Following the release of their schools social audit findings, CapeTalk and 702’s Redi Tlhabi spoke with Equal Education’s (EE) national spokesperson Nombulelo Nyathela, and their junior organiser (who was the chief auditor of the social audit) Sfiso Mollo.
In March and April, EE and a Gauteng -wide coalition conducted a social audit on the school conditions of 200 000 students in more than 200 schools in over 20 different communities in Gauteng.
Here are four of their major findings:
1. Over 100 students per toilet: At about 30 percent of high schools they audited, more than 100 students share a single working toilet. By comparison, according to the Wits Justice Project, 65 men share a single toilet at the unacceptably overcrowded Johannesburg Medium A prison.
2. Broken toilets: One out of every five school toilets in Gauteng are locked or broken.
When we went on the ground we found that most of the toilets in the schools were locked, blocked or clogged because there is not enough maintenance staff. So, if the toilets are not being maintained, they are bound to be broken. Also, if learners don’t have access to toilet paper and use other materials, the toilets become clogged. One of the worst schools we found was Steve Biko Primary School in Orange Farm.— Sfiso Mollo., Equal Education organiser
3. No soap, toilet paper or sanitary pads: Nearly 70 percent of students do not have soap in their schools while more than 40 percent of students do not have any access to toilet paper or sanitary pads in their schools. This problem is particularly acute in secondary schools, where funds are stretched in overcrowded schools.
4. Not enough maintenance staff: Over a quarter of schools have over 400 students for a single maintenance staff member. Maintenance staff members are overwhelmed at schools.
School infrastructure directly affects learner outcomes
Despite greater distinctions between urban and rural schools, Nyathela says that there is a causal link between pupil comfort and their academic performance.
All schools in Gauteng have access to water and electricity, whereas if you look at our rural areas in KwaZulu-Natal (KZN) and in the Eastern Cape (EC), there are many schools that don’t have access to those basic services. Those are the distinctions, and of course , the scales are much larger in rural areas. In Gauteng we are speaking about sanitation as a prominent problem in schools that actually have buildings, whereas if you got to other rural areas, you will find very inadequate infrastructure, mud and shack schools. So in Gauteng, they are talking about toilets that are not broken, flush and have running water. Whereas, KZN, the EC and Limpopo there are pit latrines. Either way though, it is still inadequate infrastructure for these learners, and there are still too many learners that are studying under horrible conditions.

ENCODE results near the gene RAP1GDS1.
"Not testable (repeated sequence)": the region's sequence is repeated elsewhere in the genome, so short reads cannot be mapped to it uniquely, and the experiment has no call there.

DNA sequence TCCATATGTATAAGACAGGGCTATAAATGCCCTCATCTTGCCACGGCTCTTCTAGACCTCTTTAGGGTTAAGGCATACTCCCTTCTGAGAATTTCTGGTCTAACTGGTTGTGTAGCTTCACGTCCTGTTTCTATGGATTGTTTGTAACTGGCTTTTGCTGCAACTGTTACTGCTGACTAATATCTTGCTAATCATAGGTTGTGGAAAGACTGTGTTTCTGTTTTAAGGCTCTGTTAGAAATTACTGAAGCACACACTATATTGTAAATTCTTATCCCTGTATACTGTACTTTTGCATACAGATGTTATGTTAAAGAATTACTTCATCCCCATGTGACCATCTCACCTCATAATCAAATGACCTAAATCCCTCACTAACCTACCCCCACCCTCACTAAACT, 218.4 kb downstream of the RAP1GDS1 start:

Plans not yet in place for respective provinces
The audit represents the next step in EE’s Gauteng School Sanitation Campaign and its Michael Komape Norms and Standards for School Infrastructure Implementation Campaign, named after Michael Komape, the name of the six-year old, Grade R learner from Chebeng Village, Limpopo who died when he fell into a pit latrine toilet at his school in January 2014.
The Minimum Norms and Standards for School Infrastructure is a law that EE won in November 2013 and it sets out binding time frames and standards for items like water, sanitation, electricity, libraries, laboratories and other essential physical infrastructure for schools. However, these targets and deadlines have not been set by the Minister of Basic Education Angie Motshekga, according to Nyathela.
@RediTlhabi Sanitation in schools, litter in and around schools and elsewhere is a societal problem. Education and campaigns are needed.— nthabi (@Lwenzibo) May 18, 2015
School toilets are used by students. They should clean them. The school should however maintain them. Discipline & cleanliness @RediTlhabi— KAM (@Keith_AM) May 18, 2015
@RediTlhabi : The issue here is maintenance something that is foreign to our gov...— Mamile (@ntombik3) May 18, 2015
@RediTlhabi we used to clean our OWN toilets in school (as well as the classes and yard).— MmageOtsile (@HoneyBtm) May 18, 2015
@RediTlhabi Why not have a trained attendant in a toilet. One for males and one for females. We have it at airports.It also create jobs.— Gabyj (@gabyj1) May 18, 2015
Listen to the full conversation on the Redi Tlhabi show: